Property leases, which typically run for a year-long period, can present challenges to owners when a tenant chooses to break a lease. Covering rent for the terms of the lease, recompense for property damage, and the costs of finding new tenants are not only hassles, but may lead to time spent in small claims court trying to recoup what you are owed.
Every state has its own set of regulations governing the lease of a property, and while many of the laws are similar regardless of location, you, as a landlord, should be aware of the codes specific to your state. California legislation allows, for example, for tenants serving active duty military to break leases when they are assigned elsewhere and it also provides protections for the victims of domestic abuse who need to relocate. However, in other cases, legal rights to break a lease are not as clearly protected.
Here are some other common ways that tenants may try to break a lease, either intentionally or unintentionally:
- Nonpayment of rent: Whether because of circumstances or because they seek to break a lease, tenants may refuse or be unable to pay rent. In this situation is important to know what you should or should not do as a landlord. You are required by state law, for example, to give a three-day pay or leave notice for nonpayment of rent. You are also required regardless of the reason for breaking the lease to make reasonable and good faith efforts to re-rent the unit as soon as possible (see Cal. Civ. Code § 1951.2 (2022)). You should not try to force a tenant out by such means as turning off utilities, changing locks, or holding their belongs. This could result in what is known as a “constructive eviction,” which is seen as the landlord’s fault.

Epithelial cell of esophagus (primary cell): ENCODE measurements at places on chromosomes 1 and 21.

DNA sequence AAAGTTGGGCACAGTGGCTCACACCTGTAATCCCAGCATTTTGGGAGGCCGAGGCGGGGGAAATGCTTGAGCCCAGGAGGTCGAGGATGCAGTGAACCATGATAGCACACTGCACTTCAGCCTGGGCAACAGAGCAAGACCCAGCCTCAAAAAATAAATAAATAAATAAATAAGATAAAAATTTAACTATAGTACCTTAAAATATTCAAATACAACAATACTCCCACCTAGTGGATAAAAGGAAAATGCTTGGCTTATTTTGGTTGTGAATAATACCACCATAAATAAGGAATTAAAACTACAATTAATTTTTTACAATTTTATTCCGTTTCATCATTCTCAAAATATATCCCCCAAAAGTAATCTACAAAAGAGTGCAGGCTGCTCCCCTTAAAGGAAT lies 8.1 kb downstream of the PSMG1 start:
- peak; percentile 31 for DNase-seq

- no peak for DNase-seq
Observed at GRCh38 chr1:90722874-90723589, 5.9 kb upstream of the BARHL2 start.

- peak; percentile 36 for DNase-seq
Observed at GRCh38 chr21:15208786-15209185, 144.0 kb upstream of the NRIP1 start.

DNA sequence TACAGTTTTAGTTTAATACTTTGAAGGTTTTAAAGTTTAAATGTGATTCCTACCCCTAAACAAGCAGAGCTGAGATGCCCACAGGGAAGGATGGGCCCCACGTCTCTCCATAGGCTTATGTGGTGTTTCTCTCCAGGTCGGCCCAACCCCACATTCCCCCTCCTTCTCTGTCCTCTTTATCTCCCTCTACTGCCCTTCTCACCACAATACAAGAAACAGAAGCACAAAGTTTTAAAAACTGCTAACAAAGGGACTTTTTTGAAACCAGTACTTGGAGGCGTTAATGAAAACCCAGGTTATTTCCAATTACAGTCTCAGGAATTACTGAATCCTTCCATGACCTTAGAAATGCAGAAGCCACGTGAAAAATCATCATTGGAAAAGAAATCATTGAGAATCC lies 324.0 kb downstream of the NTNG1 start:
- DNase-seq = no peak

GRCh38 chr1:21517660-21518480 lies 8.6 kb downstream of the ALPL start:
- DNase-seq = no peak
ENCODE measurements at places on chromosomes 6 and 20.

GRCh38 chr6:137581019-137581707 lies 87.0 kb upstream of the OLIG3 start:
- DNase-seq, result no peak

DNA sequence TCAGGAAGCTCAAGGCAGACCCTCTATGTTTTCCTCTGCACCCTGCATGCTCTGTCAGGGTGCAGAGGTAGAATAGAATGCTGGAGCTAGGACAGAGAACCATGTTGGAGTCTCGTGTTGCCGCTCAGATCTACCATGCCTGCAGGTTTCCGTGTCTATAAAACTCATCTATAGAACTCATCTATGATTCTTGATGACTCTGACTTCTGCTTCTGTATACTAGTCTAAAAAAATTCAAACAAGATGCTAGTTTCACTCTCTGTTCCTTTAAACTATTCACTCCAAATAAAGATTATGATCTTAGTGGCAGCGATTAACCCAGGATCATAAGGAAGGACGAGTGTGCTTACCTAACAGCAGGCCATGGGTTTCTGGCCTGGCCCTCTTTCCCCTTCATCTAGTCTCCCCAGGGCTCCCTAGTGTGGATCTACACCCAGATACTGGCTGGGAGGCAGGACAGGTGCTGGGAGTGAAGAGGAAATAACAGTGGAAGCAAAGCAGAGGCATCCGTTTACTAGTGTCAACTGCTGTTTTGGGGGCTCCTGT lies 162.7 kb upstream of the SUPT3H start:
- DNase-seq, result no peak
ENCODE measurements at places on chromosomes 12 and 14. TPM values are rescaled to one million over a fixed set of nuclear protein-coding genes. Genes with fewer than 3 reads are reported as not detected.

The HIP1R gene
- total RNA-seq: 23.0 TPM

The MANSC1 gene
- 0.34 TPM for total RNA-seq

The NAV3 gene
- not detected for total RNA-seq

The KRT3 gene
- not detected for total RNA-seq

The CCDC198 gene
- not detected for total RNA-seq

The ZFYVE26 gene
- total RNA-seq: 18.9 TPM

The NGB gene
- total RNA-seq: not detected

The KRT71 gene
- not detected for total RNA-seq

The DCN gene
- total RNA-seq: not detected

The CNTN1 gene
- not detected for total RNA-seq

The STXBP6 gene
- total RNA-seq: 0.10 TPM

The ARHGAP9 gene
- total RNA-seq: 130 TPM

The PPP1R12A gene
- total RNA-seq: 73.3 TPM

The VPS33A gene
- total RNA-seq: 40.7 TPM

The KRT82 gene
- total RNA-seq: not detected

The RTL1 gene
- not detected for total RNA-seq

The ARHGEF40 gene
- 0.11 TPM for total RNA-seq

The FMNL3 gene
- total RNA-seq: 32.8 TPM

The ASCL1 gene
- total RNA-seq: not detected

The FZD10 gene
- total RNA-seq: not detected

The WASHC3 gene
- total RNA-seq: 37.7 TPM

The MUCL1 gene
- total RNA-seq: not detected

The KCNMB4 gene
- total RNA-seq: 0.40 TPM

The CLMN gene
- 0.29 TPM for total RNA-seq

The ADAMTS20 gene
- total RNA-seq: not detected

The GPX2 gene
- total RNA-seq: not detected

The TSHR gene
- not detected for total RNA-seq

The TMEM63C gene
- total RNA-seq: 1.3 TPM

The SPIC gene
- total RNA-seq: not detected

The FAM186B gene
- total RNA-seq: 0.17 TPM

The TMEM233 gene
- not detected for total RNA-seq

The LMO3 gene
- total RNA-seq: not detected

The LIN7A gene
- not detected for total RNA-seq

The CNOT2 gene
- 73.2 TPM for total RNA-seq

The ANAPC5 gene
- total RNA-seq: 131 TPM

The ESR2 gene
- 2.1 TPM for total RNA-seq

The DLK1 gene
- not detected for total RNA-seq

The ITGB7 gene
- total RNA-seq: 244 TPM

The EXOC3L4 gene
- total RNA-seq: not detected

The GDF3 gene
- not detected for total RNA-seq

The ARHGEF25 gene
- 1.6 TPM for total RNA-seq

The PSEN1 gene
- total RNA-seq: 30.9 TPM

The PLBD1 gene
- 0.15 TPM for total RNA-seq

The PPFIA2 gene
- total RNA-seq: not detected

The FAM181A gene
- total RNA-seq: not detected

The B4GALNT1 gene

- Unsafe living space/violation of health and safety codes: It is important to be aware of codes governing safety and health of a rental space and to maintain these standards in order to prevent such claims. Keep clear records of requests made by tenants for repairs and document the time and materials spent on these repairs.
- Harassment or violation of privacy rights: According to California law, you must give at least 24-hours notice before entering a rental unit (48-hours for a final move-out inspection). Failure to do so opens grounds for privacy violation and justifiable breach of lease
- Illegal conduct: Tenants can try to break a lease by engaging in illegal conduct. If you have proof of illegal activity, you as a landlord must provide a 3-day unconditional quit notice to be within your rights should you have to take matters to court.
Ultimately, there are other reasons that are not valid for breaking a lease, such as a breakup, a new living situation, or moving closer to a job. As a property owner or landlord, you can prepare and protect yourself by knowing which measures are valid, which are not, and how you can approach each situation to minimize loss.
Written by Ivan Young in partnership with bauhaus furniture retailer, Bauhaus 2 Your House